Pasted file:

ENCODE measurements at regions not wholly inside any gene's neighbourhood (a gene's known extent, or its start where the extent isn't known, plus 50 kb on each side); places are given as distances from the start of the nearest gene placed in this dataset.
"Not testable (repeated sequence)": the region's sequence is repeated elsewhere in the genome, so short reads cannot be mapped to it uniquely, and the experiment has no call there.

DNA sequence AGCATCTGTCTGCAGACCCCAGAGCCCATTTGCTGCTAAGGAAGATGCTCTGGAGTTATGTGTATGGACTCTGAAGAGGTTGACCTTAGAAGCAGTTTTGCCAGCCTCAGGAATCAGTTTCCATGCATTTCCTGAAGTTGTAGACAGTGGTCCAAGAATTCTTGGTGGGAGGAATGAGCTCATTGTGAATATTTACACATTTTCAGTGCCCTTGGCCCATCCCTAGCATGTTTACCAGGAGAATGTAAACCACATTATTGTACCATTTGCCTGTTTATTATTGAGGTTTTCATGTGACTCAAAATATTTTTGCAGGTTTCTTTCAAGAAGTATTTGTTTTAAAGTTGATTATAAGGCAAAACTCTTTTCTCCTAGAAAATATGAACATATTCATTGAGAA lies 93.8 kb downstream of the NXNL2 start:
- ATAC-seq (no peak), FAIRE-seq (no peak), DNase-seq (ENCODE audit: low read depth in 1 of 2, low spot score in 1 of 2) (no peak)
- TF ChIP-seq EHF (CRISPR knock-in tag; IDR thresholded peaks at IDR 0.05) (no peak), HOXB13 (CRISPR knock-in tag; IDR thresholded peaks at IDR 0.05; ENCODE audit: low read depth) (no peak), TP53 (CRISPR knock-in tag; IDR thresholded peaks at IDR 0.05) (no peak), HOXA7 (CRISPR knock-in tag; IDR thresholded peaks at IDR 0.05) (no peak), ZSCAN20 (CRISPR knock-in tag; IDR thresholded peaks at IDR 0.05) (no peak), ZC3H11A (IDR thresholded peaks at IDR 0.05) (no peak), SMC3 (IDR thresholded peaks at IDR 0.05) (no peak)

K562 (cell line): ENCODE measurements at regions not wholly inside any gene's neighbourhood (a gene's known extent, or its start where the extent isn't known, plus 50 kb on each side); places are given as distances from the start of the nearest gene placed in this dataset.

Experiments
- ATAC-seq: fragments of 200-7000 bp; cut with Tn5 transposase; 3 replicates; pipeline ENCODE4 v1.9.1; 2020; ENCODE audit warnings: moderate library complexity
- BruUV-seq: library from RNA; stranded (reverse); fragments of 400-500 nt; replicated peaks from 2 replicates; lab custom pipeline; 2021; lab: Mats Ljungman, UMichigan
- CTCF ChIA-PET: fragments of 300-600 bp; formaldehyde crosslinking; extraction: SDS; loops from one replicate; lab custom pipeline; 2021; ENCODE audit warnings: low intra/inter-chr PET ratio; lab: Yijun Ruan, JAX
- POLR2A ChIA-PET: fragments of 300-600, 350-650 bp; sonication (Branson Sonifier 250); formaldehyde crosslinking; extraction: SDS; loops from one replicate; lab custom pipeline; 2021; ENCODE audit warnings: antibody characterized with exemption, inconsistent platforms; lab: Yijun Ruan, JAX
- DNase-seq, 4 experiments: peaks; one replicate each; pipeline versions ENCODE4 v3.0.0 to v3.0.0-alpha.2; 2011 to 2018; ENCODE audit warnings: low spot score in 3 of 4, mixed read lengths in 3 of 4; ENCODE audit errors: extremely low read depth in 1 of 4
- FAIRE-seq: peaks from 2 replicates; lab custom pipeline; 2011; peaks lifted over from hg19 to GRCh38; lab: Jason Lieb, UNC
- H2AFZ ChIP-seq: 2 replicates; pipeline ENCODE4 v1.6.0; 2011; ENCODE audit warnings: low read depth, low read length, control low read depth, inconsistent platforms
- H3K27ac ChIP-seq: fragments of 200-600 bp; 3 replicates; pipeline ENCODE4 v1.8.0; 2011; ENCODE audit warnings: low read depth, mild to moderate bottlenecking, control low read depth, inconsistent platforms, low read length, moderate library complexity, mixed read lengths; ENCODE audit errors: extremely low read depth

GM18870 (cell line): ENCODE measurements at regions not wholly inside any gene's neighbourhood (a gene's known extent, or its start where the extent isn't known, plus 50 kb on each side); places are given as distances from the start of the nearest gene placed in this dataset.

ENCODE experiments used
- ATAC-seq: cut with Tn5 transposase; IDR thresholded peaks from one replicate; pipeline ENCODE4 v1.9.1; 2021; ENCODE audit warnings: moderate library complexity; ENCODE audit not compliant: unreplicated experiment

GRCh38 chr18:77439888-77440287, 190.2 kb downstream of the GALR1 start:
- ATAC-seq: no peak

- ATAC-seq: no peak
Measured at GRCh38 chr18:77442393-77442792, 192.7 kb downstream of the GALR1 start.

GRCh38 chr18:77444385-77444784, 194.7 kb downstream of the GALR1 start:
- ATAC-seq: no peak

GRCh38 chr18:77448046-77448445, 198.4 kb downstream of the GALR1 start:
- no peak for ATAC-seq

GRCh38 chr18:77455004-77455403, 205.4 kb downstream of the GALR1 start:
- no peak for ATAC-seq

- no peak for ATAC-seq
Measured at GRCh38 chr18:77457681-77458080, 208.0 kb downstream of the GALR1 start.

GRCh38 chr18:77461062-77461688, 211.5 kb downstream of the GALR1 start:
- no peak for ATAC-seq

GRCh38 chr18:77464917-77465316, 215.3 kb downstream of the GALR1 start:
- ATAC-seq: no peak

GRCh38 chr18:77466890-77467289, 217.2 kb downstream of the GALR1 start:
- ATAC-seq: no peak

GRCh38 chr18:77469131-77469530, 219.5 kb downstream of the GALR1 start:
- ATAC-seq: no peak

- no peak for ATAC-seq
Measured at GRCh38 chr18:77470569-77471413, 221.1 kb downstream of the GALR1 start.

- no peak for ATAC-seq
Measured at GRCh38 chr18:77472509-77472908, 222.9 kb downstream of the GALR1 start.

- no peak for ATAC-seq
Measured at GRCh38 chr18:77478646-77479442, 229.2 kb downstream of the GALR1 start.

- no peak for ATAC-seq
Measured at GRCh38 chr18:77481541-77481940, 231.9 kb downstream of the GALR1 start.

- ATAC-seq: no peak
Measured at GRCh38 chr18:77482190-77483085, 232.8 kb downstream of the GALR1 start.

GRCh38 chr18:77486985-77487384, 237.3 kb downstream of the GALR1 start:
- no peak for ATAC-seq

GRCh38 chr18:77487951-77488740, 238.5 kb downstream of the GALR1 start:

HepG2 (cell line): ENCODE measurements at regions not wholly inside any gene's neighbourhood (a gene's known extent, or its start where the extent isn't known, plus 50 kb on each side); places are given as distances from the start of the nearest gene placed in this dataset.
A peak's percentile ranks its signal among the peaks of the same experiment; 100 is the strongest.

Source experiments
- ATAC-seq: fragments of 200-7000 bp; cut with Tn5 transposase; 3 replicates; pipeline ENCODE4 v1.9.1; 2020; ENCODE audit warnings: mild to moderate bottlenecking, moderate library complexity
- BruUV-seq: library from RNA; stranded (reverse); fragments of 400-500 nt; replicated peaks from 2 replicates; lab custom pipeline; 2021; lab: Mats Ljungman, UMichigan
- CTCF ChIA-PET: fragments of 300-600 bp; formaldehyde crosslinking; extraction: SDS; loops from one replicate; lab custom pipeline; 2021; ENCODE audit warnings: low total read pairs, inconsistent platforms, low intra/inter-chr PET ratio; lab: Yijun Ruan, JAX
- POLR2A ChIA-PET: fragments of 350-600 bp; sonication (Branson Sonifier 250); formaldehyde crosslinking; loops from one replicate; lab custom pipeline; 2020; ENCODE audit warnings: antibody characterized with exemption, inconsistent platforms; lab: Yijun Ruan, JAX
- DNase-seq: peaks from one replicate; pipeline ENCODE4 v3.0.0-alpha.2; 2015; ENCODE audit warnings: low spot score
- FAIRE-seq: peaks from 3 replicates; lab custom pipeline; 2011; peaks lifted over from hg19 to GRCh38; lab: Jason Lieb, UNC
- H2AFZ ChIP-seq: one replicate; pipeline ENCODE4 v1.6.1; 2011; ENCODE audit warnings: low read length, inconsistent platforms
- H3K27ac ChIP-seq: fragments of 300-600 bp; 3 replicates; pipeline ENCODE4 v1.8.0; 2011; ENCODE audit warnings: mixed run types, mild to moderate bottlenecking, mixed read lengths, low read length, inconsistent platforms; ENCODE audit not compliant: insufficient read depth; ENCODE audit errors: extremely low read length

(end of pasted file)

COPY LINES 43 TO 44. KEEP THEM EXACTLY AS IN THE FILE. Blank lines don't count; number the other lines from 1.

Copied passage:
- no peak for ATAC-seq
Measured at GRCh38 chr18:77478646-77479442, 229.2 kb downstream of the GALR1 start.